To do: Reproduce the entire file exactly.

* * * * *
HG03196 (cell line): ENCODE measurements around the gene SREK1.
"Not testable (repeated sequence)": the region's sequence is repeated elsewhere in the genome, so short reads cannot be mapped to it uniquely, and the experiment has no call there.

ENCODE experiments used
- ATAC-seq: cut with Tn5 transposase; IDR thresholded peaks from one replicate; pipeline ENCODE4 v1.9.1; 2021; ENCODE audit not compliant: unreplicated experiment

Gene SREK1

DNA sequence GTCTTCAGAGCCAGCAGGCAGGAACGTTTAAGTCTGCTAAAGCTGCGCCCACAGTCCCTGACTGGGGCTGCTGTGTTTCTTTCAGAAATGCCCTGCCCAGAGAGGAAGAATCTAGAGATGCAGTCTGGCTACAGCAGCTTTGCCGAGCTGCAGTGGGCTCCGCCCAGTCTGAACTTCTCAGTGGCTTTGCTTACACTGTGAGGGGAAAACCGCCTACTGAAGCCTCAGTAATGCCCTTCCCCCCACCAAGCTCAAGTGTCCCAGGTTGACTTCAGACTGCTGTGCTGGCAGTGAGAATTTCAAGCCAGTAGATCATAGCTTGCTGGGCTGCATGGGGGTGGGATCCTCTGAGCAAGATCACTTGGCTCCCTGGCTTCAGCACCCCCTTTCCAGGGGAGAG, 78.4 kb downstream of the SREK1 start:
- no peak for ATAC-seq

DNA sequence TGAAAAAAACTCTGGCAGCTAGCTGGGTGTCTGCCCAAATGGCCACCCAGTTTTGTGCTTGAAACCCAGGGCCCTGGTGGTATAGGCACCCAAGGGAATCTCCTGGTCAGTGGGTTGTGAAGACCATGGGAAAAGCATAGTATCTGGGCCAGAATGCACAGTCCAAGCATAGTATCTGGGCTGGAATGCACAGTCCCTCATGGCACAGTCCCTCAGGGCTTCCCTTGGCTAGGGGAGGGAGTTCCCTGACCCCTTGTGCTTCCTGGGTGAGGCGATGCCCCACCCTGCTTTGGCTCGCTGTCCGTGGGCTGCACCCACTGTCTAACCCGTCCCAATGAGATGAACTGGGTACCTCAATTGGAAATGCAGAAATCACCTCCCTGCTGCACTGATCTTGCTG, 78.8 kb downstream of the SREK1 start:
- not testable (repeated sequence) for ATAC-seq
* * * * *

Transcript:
HG03196 (cell line): ENCODE measurements around the gene SREK1.
"Not testable (repeated sequence)": the region's sequence is repeated elsewhere in the genome, so short reads cannot be mapped to it uniquely, and the experiment has no call there.

ENCODE experiments used
- ATAC-seq: cut with Tn5 transposase; IDR thresholded peaks from one replicate; pipeline ENCODE4 v1.9.1; 2021; ENCODE audit not compliant: unreplicated experiment

Gene SREK1

DNA sequence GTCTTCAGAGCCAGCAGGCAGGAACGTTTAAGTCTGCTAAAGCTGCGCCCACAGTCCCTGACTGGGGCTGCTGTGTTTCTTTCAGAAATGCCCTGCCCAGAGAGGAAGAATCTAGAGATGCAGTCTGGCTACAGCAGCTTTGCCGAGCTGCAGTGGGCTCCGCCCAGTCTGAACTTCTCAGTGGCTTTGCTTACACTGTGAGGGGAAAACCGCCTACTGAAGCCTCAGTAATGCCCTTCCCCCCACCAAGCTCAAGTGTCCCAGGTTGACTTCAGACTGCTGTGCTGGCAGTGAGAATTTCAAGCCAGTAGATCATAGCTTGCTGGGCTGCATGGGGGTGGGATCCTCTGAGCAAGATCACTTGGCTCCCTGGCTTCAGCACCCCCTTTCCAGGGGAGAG, 78.4 kb downstream of the SREK1 start:
- no peak for ATAC-seq

DNA sequence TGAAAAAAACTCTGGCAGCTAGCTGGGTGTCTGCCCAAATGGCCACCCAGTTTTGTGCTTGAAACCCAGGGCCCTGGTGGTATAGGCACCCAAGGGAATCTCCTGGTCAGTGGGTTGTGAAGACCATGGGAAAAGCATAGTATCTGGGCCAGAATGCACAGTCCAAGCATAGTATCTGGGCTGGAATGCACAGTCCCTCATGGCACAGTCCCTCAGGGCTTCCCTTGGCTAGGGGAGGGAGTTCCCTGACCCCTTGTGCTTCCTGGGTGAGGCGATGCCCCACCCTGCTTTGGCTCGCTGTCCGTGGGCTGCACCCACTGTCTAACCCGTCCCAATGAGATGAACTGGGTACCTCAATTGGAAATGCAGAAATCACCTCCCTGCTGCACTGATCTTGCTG, 78.8 kb downstream of the SREK1 start:
- not testable (repeated sequence) for ATAC-seq